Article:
A BLOOD DRIVE is under way in 10 states (439 pints collected thus far); a new collection of blood-spattered props is up for auction on eBay; fans are gathering at an under-the-radar Web site called Howfuckedup.net; and the MPAA is in a lather over a one-sheet that gives new meaning to the phrase “hack job.”These are not the trappings of your typical studio marketing campaign. They’re part of the grass-roots promotional push for “Saw II,” the sequel to what is surely the most profitable no-budget horror release since “The Blair Witch Project.” Lions Gate’s Grand Guignol blockbuster about a psycho with baroque plans to punish people who take their lives for granted was made for about $1.1 million. It grossed $100 million worldwide and became America’s No. 1 DVD in its first week on sale, a feat that makes one pause and wonder about the mental health of America’s movie fans. “It’s not studio slick and sanitized,” Lions Gate acquisitions prexy Peter Block says of “Saw II.” “We wanted to make it a hard ‘R’ and dare people not to come.” That sets it apart from the PG-13 horror titles like “The Ring 2” and “The Fog” that have become studio staples, creating a glut in the horror market the likes of which hasn’t been seen since the heyday of Michael Myers and Freddy Krueger. By the end of this month, there will have been 17 horror releases in 2005, compared with nine in the same period last year. Halloween is now an event weekend: “Saw II” will compete with four wide releases Oct. 28. FEAR IS ONE of the most potent weapons in marketing. But it’s hard to scare people whose fears are magnified by real events. And it’s harder still to capture the attention of an audience that’s grown more adept at inoculating itself from advertising and whose sensitivity to shock tactics have been dulled by everything from videogames to Internet porn. Given these hurdles, the grisly quality of the “Saw” franchise is a blessing. At least that’s how Lions Gate exec VP of theatrical marketing Tim Palen sees it. Palen, a fine-art photographer who earlier this year came up with the one-sheet for “Lord of War” in which Nicolas Cage’s face was configured from bullets, has a flair for unorthodox ads that push the boundaries of sex, gore, fashion and camp. Studios, Palen told me, “can pound the message home, ‘Go see this movie, go see this movie.’ We have to scream louder and we have to be shriller and sharper in everything we do because we don’t have the ad spend that they do.” Hence the Web site Howfuckedup.net (which seems to have escaped the attention of the MPAA, which rules out all marketing materials that aren’t approved for general audiences). And the brash, high-concept ads like the original one-sheet for “Saw 2,” ultimately nixed by the MPAA, whose title treatment was structured around what appeared to be two severed fingers. THE “SAW II” materials are just as creepy as those for the first installment. But “Saw II” has its own hurdles. The first “Saw” was a triumph of viral marketing. Instead of building mass buzz from the top down, the idea was to let awareness bubble up from the underground. “At the end of the day, it became a bigger event than if we tried from day one to sell it to everybody,” Lions Gate marketing chief John Hegeman told me. But “Saw II” isn’t an underground event. It can’t fly under the radar. Expectations are sky high, just as they were for “Blair Witch 2.” Palen appears unfazed by the challenge. “We’ve modeled our entire campaign on what we did last year,” he says. That means more guerilla marketing. And more out-there ads cooked up and executed inhouse. Palen shot the blood drive ads himself, as he did for the last “Saw” blood drive. Those ads featured Lions Gate marketing VP Erika Schimik in a nurse’s uniform, blood smeared across her face, hands and cleavage. With a plug like that, the pints of blood — and box office dollars — should come pouring in.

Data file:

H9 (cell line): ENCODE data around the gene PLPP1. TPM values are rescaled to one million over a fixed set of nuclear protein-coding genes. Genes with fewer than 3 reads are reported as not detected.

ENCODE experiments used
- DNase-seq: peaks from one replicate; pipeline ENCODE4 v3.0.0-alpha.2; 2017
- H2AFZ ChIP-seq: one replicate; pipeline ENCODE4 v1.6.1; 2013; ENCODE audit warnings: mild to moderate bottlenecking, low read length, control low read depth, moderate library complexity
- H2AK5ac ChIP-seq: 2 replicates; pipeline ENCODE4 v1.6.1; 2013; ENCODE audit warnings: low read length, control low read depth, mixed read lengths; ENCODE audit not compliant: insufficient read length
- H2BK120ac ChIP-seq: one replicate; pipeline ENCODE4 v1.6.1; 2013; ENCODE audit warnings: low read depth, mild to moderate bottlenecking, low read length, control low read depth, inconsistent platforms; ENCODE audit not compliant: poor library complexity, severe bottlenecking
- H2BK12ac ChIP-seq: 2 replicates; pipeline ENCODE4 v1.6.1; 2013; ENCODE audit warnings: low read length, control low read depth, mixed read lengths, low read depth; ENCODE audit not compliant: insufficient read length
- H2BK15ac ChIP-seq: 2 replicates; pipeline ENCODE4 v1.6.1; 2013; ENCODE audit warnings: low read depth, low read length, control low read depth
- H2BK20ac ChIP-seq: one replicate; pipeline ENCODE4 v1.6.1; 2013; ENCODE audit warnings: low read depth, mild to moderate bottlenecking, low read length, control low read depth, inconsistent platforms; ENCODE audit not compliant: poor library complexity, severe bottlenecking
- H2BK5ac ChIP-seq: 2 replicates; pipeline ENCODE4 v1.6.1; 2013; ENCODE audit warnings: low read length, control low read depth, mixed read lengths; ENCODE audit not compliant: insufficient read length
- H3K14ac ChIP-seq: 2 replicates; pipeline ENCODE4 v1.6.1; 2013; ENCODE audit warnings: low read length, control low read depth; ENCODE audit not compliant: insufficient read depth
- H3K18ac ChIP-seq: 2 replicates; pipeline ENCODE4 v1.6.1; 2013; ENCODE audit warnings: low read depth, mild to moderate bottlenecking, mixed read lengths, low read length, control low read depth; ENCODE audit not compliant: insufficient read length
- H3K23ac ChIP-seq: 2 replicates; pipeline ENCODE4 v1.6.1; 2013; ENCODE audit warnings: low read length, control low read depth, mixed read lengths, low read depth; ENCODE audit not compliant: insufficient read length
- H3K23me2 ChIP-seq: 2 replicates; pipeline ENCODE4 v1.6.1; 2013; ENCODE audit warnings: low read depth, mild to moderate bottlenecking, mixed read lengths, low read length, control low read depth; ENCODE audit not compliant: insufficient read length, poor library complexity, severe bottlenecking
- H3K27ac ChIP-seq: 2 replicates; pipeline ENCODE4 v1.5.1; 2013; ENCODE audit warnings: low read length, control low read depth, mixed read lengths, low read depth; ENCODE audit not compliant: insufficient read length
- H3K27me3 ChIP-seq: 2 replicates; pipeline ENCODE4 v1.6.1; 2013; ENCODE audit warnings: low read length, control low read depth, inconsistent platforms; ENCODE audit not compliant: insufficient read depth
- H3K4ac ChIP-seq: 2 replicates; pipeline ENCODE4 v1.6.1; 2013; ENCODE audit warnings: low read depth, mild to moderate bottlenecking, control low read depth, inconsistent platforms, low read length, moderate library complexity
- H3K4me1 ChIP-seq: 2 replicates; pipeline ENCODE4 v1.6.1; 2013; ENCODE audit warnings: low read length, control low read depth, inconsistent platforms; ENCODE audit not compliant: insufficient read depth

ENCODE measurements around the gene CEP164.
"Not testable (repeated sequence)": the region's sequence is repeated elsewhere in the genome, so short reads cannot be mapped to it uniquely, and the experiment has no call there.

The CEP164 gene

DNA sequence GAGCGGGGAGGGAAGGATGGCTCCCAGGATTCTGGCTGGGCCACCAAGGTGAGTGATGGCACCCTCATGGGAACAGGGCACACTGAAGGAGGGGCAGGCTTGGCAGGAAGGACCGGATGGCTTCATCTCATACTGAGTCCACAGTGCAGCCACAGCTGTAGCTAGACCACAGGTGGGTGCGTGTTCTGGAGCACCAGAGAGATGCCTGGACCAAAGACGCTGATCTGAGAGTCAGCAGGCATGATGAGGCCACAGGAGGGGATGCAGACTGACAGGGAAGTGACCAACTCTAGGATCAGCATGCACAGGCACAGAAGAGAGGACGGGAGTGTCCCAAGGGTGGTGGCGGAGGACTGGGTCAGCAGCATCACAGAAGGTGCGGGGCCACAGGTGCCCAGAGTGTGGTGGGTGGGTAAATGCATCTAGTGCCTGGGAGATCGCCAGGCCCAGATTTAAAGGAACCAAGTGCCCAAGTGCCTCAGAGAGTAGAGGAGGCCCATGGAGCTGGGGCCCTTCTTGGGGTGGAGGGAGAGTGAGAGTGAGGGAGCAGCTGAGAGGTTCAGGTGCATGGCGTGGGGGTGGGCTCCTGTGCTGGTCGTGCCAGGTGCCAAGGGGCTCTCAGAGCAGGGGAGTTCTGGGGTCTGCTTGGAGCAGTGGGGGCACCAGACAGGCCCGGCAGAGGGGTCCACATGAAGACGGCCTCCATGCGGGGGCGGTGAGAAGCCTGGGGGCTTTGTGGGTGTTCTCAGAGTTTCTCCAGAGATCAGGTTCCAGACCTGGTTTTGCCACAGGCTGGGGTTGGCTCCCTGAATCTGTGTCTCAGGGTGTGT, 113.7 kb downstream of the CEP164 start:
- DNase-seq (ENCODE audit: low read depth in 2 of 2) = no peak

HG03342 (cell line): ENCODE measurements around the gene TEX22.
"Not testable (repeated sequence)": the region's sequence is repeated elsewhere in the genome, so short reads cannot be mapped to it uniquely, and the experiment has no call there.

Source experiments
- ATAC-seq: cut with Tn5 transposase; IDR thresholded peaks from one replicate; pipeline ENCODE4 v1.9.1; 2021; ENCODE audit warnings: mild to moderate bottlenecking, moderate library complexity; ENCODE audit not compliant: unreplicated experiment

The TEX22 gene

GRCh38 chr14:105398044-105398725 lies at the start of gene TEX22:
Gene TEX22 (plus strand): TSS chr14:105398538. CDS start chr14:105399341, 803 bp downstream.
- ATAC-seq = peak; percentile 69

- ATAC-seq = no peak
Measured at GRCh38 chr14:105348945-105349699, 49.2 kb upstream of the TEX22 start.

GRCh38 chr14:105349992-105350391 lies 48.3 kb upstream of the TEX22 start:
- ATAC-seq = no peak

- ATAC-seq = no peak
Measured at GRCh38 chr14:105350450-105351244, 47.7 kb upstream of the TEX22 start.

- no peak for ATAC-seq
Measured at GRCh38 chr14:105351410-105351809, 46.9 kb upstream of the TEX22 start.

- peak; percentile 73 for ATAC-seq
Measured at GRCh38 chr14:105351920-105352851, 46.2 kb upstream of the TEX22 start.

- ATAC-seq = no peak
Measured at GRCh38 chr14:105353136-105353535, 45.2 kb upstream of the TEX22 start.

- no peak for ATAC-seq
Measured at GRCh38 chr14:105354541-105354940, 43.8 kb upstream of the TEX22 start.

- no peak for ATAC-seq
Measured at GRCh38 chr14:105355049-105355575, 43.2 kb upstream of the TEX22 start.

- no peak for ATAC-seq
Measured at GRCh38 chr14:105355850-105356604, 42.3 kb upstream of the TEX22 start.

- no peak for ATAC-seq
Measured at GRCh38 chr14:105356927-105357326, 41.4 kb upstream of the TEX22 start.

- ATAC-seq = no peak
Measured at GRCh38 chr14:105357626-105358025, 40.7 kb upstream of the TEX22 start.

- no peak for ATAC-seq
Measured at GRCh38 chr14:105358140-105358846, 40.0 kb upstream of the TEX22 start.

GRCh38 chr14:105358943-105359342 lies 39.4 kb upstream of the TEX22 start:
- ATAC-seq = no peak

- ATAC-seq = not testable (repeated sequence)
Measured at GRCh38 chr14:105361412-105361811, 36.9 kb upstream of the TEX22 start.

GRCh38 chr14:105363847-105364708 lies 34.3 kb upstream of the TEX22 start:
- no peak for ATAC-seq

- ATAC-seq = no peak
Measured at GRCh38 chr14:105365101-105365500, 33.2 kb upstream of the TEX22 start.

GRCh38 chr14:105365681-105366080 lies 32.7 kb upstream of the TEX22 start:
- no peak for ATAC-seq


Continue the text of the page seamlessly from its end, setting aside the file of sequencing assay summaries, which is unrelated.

- Triptyk Studios, New York, New York
- Petrol Advertising, Burbank, California
- Bridgewater Associates, Westport, Connecticut
- Company Confidential, Aspen, Colorado
- Save the Children, Fairfield, Connecticut